By Matthew E. Milliken
March 3, 2015
Journey with me, dear readers, back to a time before the Internet, when the media landscape was very different…
Two decades ago, every American city of any size had a daily newspaper. Many newspapers would print daily television listings. Typically, one of the sections in Sunday’s newspaper — usually the largest edition of the week — comprised a guide to the coming week’s television programming.
In June 1993, someone in the press devoted a bit of attention to Lifepod. This was a TV movie directed by actor Ron Silver that reworked the 1944 Alfred Hitchcock movie Lifeboat with a science-fiction spin: The characters, instead of surviving an ocean-going vessel sunk by a Nazi submarine, are refugees from a spaceliner that may or may not have been destroyed by an act of sabotage.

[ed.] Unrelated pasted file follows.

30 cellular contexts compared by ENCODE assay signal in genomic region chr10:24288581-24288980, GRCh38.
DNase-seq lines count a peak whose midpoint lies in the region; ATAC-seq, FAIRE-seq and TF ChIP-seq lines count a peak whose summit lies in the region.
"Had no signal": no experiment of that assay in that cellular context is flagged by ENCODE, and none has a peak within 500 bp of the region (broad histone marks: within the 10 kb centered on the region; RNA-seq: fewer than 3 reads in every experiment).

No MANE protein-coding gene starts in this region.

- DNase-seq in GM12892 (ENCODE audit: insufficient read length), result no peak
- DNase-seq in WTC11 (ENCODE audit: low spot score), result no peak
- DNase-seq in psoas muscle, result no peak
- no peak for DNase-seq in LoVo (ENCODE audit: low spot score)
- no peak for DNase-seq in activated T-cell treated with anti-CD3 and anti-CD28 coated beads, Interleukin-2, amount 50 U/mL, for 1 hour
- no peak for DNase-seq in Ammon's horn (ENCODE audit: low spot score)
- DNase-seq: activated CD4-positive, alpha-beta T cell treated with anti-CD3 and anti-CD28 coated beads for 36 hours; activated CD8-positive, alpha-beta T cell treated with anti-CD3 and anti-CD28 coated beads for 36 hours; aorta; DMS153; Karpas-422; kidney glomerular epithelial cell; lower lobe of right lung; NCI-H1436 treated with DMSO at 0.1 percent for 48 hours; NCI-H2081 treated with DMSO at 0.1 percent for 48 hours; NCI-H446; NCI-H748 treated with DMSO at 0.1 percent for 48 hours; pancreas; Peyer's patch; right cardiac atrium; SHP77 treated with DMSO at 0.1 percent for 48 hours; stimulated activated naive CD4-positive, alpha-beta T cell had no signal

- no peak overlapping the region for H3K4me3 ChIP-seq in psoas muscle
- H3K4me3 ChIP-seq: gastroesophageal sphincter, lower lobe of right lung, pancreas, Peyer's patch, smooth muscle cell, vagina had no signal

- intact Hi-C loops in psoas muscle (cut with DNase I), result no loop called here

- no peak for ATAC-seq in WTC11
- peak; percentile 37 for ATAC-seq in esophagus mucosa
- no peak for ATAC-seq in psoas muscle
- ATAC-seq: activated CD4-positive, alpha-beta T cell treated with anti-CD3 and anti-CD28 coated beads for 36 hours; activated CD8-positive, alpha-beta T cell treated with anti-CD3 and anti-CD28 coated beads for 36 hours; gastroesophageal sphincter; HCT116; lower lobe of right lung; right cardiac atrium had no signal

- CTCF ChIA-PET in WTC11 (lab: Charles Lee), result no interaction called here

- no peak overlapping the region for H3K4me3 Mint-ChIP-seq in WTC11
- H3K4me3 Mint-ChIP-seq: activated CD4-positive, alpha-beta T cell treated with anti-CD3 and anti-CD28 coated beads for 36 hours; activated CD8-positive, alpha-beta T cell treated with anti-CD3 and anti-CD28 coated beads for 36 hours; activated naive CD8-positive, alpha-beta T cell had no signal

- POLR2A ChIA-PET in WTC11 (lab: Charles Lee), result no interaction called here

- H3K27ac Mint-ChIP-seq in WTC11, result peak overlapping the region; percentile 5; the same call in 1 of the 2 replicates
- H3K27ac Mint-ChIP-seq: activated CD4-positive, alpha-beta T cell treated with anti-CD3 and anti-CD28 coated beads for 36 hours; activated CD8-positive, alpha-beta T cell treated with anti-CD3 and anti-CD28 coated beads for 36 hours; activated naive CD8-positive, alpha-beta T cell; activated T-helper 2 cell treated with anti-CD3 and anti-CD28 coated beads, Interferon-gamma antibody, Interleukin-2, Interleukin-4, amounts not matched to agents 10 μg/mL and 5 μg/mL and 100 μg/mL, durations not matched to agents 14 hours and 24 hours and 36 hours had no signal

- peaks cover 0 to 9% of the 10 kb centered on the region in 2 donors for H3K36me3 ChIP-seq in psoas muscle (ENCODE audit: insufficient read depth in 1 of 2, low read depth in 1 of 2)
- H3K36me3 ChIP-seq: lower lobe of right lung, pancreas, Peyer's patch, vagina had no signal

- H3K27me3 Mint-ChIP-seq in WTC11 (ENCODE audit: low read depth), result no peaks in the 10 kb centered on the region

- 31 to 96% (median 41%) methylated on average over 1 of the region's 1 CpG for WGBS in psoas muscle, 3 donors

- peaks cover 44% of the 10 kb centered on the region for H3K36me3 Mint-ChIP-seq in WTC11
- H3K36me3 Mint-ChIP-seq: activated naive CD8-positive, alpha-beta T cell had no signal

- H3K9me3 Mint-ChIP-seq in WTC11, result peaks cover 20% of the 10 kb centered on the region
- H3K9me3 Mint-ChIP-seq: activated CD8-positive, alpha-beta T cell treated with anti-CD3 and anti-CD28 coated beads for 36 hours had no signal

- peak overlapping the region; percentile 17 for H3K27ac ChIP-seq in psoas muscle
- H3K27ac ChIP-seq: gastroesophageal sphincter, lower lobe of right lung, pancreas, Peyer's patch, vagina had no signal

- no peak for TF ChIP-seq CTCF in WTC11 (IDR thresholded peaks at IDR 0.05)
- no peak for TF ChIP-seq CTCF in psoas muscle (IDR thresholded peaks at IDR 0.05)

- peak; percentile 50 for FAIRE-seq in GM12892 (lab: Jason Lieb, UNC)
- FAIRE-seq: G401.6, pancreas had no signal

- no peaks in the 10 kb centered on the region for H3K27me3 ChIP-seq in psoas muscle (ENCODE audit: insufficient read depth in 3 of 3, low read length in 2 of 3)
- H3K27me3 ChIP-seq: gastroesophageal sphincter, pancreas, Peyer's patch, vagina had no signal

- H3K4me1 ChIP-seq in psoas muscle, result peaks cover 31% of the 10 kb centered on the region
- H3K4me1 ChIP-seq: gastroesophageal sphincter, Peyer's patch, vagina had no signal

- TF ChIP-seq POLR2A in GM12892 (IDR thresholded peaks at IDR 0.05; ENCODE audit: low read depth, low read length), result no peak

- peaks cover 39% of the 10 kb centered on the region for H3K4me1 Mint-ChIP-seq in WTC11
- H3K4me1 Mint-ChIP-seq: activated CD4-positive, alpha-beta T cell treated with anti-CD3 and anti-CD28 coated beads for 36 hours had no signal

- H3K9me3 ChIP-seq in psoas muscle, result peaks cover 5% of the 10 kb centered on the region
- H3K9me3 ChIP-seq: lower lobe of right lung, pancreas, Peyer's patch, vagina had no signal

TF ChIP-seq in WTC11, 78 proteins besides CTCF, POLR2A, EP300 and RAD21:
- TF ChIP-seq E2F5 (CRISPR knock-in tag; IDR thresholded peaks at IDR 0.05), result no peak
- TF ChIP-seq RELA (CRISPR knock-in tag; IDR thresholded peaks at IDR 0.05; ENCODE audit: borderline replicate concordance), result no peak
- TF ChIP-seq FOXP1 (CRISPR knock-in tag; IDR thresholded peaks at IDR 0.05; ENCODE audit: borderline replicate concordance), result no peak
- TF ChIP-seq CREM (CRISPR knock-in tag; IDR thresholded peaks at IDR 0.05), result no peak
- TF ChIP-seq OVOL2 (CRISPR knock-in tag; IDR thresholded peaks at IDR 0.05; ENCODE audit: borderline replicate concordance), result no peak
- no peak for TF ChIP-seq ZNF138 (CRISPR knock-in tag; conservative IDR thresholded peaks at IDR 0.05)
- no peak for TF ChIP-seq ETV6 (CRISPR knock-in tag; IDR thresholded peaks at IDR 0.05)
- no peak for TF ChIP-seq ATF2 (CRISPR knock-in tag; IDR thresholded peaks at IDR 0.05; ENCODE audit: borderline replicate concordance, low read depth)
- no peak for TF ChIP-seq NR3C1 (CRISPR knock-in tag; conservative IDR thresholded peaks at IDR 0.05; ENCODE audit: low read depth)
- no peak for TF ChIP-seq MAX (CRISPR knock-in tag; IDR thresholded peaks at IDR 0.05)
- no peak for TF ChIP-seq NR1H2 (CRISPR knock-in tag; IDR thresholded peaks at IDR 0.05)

I never saw Lifepod, but I remembered reading about it. (I should say that I vaguely recall catching a snippet or two of the movie at my grandmother’s apartment.) It was on my mind when I acquired a copy of Hitchcock’s film.
While shopping at a secondhand book- and DVD- and other-store last week, I happened to see a copy of Lifepod on the shelves. I was distracted by something when my eye noticed Lifepod: I wanted to photograph the case of the B-movie Sci-Fighters, which was made in 1996 starring Roddy Piper and which bore the amusing tag line, “In the year 2009, they’re you’re only hope.” (#ThanksObama!)
After I was finished taking pictures of that DVD, which I had no intention of buying, I returned it to its original place on the shelves and started scanning the science-fiction section again. There was something here that I wanted to get. Now, what was it again…?
Reader, I remembered. And I found Lifepod, the 1993 movie featuring Silver, Robert Loggia and a cast of unknowns. And I bought it. And I watched it.